Nonfiction and Journalism
His nonfiction has appeared in the Yale Anglers’ Journal, Vermont Literary Review, Hartford Courant, Bangor Daily News, Salty Dog, Bangor Metro, and Portland Magazine.
His short play Electrolysis was performed at the 2008 Maine Short Play Festival, and was included in the 2nd Annual Northern Writes Festival. Another short play Polygamy appeared in Literal Latte in 2009. Barter a one-act play was included in the 2010 Maine Play Festival and The Northern Writes Festival, where it won an audience choice award. His play Wednesday will be featured in the 2010 0-60 Longwood Play Festival in Virginia, and Beaching, a ten-minute play was part of the 2011 Northern Writes Festival and won the audience choice award.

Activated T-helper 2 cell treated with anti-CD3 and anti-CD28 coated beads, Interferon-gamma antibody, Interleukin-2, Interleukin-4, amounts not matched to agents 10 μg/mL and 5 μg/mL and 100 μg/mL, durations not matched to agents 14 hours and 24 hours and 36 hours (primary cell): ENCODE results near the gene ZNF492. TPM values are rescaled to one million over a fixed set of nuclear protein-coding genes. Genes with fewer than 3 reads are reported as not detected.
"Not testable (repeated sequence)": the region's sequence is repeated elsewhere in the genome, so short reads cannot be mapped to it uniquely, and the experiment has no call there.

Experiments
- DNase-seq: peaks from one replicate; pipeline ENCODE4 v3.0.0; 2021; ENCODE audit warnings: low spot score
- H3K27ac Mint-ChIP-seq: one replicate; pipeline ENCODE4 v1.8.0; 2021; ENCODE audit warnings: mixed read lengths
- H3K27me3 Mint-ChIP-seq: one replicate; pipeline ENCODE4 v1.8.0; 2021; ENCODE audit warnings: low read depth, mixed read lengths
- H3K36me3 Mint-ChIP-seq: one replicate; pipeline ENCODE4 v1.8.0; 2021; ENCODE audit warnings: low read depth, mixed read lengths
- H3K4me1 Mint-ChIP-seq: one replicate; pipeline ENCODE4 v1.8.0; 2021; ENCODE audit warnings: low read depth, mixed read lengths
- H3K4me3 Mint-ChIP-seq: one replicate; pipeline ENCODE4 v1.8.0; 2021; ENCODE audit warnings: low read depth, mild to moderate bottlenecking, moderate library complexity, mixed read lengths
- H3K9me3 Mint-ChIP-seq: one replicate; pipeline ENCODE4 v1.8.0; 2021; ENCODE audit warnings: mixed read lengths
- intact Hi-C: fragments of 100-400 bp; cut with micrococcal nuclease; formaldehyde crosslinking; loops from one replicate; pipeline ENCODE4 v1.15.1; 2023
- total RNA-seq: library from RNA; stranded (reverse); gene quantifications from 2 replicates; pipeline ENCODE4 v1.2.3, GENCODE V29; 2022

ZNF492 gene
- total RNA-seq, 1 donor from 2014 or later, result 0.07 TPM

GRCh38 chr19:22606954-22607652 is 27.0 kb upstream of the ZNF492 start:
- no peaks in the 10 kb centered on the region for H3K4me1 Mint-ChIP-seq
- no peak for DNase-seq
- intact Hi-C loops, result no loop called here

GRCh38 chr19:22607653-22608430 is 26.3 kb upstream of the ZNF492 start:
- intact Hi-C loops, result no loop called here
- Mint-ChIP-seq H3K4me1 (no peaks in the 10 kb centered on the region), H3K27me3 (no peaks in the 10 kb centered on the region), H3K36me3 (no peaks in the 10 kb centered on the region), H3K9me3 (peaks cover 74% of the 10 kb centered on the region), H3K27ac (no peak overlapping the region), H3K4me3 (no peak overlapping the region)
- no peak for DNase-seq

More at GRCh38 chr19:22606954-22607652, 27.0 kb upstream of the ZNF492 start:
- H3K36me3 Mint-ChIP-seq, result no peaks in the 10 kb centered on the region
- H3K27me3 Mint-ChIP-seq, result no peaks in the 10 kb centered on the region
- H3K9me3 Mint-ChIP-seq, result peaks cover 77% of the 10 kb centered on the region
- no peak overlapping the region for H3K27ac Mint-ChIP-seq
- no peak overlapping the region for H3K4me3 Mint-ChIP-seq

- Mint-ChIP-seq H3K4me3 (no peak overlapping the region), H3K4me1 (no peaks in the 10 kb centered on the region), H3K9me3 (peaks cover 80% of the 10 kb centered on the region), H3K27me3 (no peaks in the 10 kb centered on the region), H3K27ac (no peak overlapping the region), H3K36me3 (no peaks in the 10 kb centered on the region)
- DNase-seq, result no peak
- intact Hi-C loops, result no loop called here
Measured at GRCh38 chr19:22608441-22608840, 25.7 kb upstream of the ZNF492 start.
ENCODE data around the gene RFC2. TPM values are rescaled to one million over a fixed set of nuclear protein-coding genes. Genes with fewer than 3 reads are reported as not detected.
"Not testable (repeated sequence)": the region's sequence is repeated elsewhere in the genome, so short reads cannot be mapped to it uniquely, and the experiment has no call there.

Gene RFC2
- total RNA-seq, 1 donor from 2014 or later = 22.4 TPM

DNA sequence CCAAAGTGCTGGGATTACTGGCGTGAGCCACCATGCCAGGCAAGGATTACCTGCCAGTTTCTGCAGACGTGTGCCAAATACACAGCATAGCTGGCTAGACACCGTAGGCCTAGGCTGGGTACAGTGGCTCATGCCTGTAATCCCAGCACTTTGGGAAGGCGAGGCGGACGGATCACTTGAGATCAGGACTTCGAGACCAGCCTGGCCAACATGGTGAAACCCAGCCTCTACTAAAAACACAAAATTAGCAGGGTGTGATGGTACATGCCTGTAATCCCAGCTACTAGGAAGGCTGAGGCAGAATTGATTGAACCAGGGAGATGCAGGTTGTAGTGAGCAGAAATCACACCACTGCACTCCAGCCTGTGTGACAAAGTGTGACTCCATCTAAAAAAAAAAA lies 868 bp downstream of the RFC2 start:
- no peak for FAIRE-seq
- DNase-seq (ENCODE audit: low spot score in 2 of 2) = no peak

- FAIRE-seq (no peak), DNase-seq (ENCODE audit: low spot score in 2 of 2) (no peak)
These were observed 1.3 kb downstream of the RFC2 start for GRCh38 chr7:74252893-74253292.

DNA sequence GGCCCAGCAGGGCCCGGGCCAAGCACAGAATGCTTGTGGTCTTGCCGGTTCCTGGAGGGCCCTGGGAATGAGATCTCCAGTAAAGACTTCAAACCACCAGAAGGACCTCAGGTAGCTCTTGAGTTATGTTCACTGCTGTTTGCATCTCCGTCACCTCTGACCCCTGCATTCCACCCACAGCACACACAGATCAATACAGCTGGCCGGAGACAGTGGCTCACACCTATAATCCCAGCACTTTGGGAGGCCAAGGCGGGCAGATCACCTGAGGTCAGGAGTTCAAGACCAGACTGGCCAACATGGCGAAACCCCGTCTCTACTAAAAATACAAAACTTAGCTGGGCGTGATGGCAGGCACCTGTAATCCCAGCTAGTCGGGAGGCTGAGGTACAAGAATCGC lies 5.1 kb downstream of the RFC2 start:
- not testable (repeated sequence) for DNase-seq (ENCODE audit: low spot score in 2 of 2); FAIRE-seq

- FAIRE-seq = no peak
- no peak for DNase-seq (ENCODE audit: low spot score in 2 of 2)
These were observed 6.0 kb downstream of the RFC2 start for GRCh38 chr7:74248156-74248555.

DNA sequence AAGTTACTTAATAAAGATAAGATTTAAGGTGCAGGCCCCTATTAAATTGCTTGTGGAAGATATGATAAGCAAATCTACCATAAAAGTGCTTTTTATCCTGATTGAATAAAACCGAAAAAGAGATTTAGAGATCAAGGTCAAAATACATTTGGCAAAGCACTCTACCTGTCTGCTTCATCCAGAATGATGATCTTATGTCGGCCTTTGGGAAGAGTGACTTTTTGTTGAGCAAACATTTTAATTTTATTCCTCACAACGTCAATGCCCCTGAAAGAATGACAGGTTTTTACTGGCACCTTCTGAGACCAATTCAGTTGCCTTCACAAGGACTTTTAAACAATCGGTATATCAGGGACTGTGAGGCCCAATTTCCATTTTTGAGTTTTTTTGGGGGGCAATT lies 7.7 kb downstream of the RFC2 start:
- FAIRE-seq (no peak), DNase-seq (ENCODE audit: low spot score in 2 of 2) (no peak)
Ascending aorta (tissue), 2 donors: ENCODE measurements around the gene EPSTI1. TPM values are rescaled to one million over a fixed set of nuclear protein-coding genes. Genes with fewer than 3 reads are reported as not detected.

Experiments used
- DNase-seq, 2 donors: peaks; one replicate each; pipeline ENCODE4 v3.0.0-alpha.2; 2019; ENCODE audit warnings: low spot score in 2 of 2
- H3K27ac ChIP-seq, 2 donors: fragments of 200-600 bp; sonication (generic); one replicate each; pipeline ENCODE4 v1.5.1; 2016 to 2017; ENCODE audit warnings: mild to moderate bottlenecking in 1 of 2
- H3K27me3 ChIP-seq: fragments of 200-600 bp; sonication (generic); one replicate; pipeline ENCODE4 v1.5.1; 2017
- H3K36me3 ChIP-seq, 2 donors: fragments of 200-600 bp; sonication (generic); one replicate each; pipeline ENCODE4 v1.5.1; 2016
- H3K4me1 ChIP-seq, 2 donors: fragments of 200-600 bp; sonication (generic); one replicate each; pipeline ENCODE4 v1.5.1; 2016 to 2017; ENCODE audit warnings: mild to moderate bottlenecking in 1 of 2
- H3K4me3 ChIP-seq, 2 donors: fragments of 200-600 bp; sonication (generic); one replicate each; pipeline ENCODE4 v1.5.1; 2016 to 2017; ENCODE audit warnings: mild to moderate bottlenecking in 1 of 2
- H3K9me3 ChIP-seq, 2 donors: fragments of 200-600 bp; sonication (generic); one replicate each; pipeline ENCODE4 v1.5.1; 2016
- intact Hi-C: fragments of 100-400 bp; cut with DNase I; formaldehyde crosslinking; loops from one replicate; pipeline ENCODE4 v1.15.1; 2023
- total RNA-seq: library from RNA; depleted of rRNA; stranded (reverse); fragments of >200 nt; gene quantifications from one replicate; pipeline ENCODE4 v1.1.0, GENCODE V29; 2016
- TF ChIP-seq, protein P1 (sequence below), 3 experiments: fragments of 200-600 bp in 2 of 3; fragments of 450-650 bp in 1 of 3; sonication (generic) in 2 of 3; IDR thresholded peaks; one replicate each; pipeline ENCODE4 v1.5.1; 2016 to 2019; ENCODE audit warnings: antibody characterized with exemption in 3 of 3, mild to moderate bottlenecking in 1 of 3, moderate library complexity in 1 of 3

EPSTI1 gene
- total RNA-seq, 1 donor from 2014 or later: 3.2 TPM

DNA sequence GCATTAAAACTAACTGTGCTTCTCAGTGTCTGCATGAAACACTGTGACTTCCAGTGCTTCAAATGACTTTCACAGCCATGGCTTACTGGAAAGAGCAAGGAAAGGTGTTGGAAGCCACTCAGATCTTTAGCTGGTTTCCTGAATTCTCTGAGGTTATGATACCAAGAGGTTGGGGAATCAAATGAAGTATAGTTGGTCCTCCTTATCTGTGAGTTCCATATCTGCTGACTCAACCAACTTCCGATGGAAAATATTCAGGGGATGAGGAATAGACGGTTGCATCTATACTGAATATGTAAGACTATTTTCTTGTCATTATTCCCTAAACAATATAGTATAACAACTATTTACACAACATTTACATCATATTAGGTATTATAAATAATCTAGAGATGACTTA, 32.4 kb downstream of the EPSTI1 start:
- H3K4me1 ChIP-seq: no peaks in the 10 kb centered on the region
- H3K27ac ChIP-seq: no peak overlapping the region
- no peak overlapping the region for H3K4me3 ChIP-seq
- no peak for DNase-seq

Born 1951 Bronxville NY. Pratt grew up in Connecticut and graduated from Vermont Academy in 1969, Franklin and Marshall College with a BA in Religious Studies in 1973, The University of Maine with a Masters Degree in English with a concentration in Creative Writing in 2001, and The University of Southern Maine’s Stonecoast MFA with a degree in creative writing with a focus on short fiction, and a concentration in Critical Theory in 2004. He and his wife, Janet, live in Eddington Maine.
You can find Bruce on Facebook and on his website at: www.bepratt.com
Do you have any recent events to announce (of publications or anything else exciting)?